This month I had the opportunity to attend the first ever Midwest Management Summit (http://mms.mnscug.org/). The event was pleasantly well run, and really felt like a hybrid of a user group meeting with an old-style Microsoft Management Summit. Having been involved in a large variety of events over the last decade or so I was surprised that there were several items that I saw during the week which challenged my assumptions of how conferences need to be run. The following are the top five things that challenged my assumptions for how an event needs to be run:
- Food: The cost of food at conferences is HUGE. I worked with Maarten Goet and the Houston User Group to put together an event called “Day-5”. The cost of the food was more than HALF of the total cost for the event (actual % was 62% as shown at http://blogs.catapultsystems.com/cfuller/archive/2014/05/28/wrapup-for-the-hasmug-day-5-event-te14d5.aspx). However, if you have a mall next door you don’t have to have food provided throughout (snacks maybe). As an interesting note, in situations like this it actually helps with vendor/sponsor interaction as smart sponsors and attendees will meet over breakfast, lunch or dinner to get some dedicated discussion time!
- Session scheduling: At events that I’ve been involved in, all tracks start and stop at the same time. At this event not all track sessions started and stopped at the same time. This worked well in some cases, and caused challenges in other. This worked well in that it made the attendees feel much more able to come and go from sessions as needed. Another positive to this approach is that it left rooms open many times during the day allowing speakers to do tech checks and speaker prep based upon when the rooms were available.
- Speaker room: Most events have a dedicated speaker room where the speakers can finalize their presentations. As a speaker, I will say that this is beneficial as you often are working with co-presenters and last minute prep is a way of life. This Midwest Management Summit did not have a dedicated speaker room but what happened I think was more interesting. The speakers took a public area with a large table and a number of chairs to work at. This approach allowed attendees to stop in and say hello but also allowed the speakers the time and space required to work on their presentations. This resulted in a much more social approach versus other conferences where the speaker room becomes almost an unofficial no-attendee and speaker hangout zone.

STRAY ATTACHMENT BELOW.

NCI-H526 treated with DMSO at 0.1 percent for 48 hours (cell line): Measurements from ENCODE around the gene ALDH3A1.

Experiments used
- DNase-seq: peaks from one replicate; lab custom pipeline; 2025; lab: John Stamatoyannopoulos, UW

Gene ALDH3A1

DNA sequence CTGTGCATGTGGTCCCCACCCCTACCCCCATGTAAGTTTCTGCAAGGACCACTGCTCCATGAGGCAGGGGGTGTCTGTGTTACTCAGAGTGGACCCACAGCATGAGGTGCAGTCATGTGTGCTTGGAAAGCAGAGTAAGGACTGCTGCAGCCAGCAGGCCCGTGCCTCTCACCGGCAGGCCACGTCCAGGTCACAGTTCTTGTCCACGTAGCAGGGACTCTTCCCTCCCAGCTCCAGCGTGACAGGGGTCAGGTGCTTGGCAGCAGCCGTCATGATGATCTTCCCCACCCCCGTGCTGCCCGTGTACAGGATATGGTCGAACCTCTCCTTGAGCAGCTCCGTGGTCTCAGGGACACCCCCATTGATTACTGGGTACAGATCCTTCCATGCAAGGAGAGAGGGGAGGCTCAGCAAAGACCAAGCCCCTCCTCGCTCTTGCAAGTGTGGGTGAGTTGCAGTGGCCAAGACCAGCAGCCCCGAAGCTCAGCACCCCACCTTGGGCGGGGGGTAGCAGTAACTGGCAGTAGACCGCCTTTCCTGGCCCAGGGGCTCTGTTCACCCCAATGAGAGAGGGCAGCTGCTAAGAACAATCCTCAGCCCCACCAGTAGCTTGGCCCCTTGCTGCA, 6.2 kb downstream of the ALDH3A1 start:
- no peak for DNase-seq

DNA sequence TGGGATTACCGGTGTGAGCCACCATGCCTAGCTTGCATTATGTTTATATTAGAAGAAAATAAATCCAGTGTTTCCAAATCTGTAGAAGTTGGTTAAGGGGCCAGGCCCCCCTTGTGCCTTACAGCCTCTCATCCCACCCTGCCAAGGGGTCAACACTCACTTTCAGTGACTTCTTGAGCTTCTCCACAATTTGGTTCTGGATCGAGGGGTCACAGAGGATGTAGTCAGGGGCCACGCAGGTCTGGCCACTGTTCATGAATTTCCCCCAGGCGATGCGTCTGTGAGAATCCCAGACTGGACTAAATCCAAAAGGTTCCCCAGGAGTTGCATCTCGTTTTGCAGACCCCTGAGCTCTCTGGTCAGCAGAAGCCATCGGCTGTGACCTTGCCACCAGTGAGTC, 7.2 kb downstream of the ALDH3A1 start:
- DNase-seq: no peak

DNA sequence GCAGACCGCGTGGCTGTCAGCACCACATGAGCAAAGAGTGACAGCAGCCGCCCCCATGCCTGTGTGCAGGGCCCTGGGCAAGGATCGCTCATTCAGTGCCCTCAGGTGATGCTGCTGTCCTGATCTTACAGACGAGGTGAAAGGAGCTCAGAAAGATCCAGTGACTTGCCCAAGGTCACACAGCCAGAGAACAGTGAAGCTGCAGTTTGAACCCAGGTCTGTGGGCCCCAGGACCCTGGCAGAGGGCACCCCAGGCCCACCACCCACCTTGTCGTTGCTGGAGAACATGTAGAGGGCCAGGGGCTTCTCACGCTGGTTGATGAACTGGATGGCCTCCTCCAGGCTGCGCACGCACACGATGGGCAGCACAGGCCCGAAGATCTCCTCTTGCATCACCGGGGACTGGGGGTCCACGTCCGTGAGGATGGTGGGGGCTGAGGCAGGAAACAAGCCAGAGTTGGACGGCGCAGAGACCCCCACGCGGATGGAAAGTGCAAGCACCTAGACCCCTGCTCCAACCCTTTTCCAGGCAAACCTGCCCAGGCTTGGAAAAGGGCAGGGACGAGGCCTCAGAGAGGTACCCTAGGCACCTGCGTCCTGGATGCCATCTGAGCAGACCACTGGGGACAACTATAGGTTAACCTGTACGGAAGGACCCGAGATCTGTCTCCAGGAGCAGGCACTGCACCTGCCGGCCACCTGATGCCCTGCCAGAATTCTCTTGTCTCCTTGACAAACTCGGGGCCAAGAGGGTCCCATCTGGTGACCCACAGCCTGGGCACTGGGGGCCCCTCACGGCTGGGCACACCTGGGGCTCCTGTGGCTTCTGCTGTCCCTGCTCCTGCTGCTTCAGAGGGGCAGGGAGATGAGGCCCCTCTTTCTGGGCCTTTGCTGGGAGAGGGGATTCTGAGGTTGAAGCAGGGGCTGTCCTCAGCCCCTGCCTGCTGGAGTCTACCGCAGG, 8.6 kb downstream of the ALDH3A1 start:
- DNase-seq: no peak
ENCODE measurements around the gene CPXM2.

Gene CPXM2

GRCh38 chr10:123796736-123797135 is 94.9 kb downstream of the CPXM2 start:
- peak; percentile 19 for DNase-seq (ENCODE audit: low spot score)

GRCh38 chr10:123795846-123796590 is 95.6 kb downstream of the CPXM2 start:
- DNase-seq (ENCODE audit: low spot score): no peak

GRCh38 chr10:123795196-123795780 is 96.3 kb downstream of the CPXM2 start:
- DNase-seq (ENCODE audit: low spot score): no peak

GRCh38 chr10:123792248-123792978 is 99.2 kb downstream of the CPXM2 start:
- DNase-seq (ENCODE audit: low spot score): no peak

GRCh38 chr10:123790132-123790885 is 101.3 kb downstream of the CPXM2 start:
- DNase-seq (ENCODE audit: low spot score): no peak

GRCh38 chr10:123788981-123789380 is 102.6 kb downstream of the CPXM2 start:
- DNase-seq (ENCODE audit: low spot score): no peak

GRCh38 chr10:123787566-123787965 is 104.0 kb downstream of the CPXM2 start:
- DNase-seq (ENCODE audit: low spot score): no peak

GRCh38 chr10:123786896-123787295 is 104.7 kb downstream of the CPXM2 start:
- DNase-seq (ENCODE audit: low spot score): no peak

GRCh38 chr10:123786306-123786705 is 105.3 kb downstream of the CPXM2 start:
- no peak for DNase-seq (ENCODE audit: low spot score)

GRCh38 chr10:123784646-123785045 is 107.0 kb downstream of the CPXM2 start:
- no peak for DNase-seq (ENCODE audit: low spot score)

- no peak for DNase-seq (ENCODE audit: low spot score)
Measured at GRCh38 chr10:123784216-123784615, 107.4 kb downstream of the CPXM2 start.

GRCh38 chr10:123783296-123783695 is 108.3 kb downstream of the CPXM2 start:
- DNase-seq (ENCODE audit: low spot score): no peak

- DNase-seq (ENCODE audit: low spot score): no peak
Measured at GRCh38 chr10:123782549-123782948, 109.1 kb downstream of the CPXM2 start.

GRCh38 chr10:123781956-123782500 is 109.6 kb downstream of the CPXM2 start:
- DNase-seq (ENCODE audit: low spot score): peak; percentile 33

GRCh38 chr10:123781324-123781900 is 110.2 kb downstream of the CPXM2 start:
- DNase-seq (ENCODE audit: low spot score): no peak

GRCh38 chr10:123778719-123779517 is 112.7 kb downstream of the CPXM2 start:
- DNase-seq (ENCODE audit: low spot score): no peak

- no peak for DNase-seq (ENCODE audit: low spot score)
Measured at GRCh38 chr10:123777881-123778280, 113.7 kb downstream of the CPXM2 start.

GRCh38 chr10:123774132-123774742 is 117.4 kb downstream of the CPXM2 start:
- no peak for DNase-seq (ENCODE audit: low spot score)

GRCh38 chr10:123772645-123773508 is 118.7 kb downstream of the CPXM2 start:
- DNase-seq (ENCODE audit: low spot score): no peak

- Event Hours: Event hours can start early and run late – every day. The attendees and speakers who want to get up early are there, and those that want to stay late are there late. The extended hours provides more time for sessions and discussions which is a good thing.
- Q&A: The Midwest Management Summit provide a significant amount of extra time at each session for Q&A. Attendees often have a question that is of critical importance to them and often is a driving reason for why they attended the event. By providing dedicated (and long) timeframes for Q&A this makes it easier for attendees to get those questions answered.
There was a whole lot of other items that I liked about the conference (including the speaker and sponsor interviews, the session bringing together user group coordinators, etc). I would like to thank the crew who put together the Midwest Management Summit for inviting me to speak and I hope to see this event continue in the future!